Team members can become overburdened with too many email and chat messages. To help avoid these situations from happening, have your desktop/helpdesk team work train team members on ways to configure their email folders and chat platforms that enable them to flag high priority messages and to catalog them in different folders. 

13) Video Chat.

Depending on the project or issue at hand and moreover the culture of the virtual team, sometimes video chat is needed. Not every issue or project task can be resolved via text only, which lacks the visual cues of video chat. The upside is that most of the most prevalent chat programs also have video options.

14) Calendar Sharing.

Having a calendaring solution that enables virtual teams to see each other’s calendars and to schedule meetings accordingly can be a huge time saver. No one has time to schedule meetings by manually confirming availability between each of your team members.

15) Time-Zone Differences.

Develop an overlapping schedule for team members in different time zones that enables all team members to be online at the same time during a portion of the workday.


16) Virtual Assistants.

Much has been written about virtual assistants—or chatbots—in recent years. Inbound phone calls can be a huge distraction and productivity drain. With virtual assistants such as Davinci Auto Receptionist services, virtual teams can remain focused on executing tasks and projects while allowing the virtual assistant to intelligently route incoming calls to the right team member and moreover identifying those that need human interaction versus automatic routing. 

17) Live Receptionists.

When incoming calls cannot be handled by a virtual assistant, live human assistance is needed. The latter is always required in the case of the latter. What some organizations are realizing is that they can tap live receptionists such as Davinci Live Receptionists to answer customer service and sales emails and calls. This enables them to remain focused on initiatives tied to business execution.

18) Live Web Chat.

Many of your incoming customer service and sales calls need to be routed through voice. Not only do your customers prefer digital engagement, but it is cheaper and more efficient for you. Here, you can leverage a third-party live web chat provider such as Davinci Live Web Chat services that can offload upwards of 30% or more of your incoming calls and emails.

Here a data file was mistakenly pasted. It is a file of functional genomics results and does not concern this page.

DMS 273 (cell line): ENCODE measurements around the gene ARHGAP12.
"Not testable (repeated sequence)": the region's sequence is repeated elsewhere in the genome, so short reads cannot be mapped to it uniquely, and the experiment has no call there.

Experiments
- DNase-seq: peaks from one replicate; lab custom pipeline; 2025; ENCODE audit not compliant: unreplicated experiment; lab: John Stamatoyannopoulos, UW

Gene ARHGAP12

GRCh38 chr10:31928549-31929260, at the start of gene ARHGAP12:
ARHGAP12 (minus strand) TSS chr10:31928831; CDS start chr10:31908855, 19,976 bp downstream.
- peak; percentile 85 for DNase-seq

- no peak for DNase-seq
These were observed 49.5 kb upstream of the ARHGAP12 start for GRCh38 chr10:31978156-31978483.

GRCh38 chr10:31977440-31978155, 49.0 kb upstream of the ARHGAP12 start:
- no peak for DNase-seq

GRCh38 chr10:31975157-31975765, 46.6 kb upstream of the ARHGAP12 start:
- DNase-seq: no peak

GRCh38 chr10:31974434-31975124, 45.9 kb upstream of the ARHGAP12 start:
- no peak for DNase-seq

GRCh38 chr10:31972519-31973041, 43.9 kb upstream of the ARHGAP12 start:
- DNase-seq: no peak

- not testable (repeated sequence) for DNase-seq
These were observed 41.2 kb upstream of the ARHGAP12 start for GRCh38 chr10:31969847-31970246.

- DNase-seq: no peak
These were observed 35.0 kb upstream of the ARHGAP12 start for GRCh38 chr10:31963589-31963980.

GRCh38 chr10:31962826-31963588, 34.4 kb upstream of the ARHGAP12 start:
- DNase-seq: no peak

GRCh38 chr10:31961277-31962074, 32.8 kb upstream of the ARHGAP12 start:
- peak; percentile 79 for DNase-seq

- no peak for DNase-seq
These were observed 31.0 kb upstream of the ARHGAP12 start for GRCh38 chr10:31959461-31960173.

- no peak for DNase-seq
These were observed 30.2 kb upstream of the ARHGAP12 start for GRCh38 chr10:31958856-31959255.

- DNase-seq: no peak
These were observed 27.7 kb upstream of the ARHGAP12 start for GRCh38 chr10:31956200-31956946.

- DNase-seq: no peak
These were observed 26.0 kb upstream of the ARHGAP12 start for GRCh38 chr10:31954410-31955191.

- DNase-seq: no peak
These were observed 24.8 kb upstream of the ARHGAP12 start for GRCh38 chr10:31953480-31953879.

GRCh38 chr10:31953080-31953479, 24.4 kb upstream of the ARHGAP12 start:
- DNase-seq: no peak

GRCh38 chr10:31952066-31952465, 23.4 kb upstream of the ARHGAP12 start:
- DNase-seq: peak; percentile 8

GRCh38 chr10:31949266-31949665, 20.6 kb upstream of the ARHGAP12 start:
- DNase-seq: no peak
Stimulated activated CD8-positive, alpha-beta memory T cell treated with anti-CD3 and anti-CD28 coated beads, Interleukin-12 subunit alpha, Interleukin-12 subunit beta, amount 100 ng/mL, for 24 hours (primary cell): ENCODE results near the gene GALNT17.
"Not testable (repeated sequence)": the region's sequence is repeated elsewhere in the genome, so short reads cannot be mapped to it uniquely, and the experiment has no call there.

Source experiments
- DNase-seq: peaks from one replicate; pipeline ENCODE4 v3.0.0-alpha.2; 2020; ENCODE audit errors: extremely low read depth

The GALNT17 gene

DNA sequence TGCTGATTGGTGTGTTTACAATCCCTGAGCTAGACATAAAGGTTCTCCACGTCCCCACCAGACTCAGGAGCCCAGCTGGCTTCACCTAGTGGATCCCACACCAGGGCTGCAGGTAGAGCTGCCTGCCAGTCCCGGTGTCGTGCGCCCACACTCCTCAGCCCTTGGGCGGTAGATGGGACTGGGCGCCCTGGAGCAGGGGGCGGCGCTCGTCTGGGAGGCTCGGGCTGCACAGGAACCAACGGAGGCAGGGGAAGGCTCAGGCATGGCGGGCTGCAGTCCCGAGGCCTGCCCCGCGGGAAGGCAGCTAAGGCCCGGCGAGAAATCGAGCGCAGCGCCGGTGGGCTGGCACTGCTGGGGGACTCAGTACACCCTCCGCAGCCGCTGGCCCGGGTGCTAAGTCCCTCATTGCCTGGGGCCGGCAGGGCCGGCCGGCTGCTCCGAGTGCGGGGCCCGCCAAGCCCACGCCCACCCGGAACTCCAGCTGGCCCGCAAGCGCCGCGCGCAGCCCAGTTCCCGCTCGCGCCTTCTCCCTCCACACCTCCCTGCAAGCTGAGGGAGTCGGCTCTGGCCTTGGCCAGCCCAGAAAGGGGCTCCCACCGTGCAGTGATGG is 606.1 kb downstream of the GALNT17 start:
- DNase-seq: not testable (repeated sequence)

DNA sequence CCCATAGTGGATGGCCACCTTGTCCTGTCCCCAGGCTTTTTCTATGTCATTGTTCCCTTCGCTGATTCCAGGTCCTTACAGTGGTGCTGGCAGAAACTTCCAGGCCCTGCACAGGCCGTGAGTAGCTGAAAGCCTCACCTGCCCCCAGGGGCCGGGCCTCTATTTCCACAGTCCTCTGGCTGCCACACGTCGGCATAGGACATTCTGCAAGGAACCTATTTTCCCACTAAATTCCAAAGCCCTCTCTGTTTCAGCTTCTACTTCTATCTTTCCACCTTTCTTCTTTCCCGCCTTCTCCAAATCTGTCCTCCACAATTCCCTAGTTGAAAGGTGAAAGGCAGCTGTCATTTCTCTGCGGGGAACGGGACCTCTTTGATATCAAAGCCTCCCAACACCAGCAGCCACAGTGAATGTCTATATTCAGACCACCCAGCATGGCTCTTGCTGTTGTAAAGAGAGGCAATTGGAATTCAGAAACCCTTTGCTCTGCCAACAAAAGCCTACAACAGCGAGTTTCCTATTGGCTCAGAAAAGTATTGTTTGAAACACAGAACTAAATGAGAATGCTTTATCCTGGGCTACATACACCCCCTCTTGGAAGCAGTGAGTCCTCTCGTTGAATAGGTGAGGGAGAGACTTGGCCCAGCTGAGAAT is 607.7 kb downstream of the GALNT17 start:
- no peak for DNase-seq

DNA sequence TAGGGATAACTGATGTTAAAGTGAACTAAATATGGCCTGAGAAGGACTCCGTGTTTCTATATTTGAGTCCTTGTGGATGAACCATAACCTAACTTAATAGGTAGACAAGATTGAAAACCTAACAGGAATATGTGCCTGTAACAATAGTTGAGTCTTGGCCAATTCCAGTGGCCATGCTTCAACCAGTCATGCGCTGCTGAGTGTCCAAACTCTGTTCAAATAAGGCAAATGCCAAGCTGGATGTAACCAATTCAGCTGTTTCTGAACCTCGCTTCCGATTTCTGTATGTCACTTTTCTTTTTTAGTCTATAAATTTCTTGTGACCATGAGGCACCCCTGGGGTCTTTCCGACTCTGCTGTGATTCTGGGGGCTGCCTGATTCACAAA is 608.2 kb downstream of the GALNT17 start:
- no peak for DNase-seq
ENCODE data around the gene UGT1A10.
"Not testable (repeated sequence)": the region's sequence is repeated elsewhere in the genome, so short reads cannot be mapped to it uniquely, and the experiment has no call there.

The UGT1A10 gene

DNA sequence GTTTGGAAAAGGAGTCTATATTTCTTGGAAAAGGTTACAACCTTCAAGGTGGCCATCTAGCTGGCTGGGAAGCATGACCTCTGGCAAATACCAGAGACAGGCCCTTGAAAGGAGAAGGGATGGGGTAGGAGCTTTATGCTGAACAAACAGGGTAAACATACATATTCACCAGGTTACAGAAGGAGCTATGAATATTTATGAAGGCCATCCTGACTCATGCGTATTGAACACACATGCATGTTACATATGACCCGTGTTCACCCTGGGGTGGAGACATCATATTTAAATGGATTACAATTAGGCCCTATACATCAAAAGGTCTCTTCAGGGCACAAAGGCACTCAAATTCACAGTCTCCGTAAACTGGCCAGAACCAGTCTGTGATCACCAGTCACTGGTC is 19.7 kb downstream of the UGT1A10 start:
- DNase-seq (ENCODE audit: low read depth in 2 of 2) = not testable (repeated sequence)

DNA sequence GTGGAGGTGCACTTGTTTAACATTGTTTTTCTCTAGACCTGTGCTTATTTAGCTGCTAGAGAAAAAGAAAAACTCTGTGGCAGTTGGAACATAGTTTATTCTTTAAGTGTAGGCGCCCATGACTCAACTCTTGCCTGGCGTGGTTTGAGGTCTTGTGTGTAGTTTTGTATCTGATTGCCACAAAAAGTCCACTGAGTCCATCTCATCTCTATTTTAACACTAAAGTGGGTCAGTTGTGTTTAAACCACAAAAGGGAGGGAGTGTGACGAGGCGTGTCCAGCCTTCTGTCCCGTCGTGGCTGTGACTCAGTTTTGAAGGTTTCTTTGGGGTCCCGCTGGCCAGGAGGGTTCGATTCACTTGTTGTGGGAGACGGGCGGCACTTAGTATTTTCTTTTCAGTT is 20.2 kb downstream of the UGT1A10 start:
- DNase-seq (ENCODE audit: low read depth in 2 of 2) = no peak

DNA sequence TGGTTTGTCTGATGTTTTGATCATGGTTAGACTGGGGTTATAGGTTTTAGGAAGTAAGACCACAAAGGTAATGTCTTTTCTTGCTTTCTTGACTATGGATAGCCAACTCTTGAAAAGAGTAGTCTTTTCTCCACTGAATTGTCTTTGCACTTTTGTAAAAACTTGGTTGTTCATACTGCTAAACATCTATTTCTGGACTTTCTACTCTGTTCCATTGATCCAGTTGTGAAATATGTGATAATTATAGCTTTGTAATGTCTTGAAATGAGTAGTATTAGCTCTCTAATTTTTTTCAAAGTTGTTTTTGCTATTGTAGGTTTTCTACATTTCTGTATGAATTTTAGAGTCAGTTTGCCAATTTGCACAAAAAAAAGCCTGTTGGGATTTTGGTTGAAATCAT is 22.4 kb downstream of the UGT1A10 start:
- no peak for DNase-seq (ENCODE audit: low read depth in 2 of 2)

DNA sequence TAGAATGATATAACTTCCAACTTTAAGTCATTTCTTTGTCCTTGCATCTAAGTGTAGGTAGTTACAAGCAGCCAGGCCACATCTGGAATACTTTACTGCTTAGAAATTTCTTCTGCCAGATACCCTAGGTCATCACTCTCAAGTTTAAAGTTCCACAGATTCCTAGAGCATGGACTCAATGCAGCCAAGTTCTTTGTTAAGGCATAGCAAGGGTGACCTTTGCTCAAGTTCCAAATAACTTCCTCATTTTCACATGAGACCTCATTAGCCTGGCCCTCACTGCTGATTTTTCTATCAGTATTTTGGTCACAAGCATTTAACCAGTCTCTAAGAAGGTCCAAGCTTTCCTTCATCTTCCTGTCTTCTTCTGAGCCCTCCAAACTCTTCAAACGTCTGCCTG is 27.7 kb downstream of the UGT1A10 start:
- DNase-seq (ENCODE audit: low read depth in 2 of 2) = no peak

19) Integration.

While each of these technologies are critical enablers, they can become huge detractors if they aren’t integrated. Customers expect seamlessly portability between each engagement channel. Thus, it is critical that you seek out digital engagement solutions that are integrated and allow customers to move from live web chat, to voice, to email, to text as if they are using the same engagement tool and talking to the same customer or sales representative. 


20) Project Management System.

Anyone who thinks that a project management is overkill is kidding themselves. Project management technology tools give each virtual team member with insight into each other’s work, request and give approvals on tasks and projects, share ideas and files, and update individual team members or the entire team on status changes.

21) Document Collaboration.

As often is the case, most virtual teams share and edit documents. Whether part of a project management system or a shared document management system such as Google Drive, Box, or Dropbox, virtual teams need a centralized solution that enables them to view and edit documents simultaneously.

22) Measure Outputs.

Measuring the productivity of your virtual team is important. Here, you need to have a solid understanding of what matters to the business and what key performance indicators (KPIs) should be tied to those initiatives. These metrics should be tracked and reported to be meaningful.

23) Hiring.

Not everyone is made to excel as a remote worker. When hiring for positions where workers will work part- to full-time from a remote location, you need to ensure they succeed—from a workspace environment and characteristics (and sometimes experience) to thrive in a virtual team setting.

24) Pay.

If the only reason you’re hiring workers remotely is because you want to pay them less, then you need to take a step back and evaluate your business case. While workers are willing to take less pay in exchange to work from their home offices, they also expect to be compensated fairly and recognized for their efforts.

25) Mixed Teams.

Not everyone on the team may be virtual, and in these instances, it is important to ensure that both those who are on site and those who are remote share common goals, measurements, and opportunities. You can quickly demoralize your virtual team members if they are treated differently than those who are on site.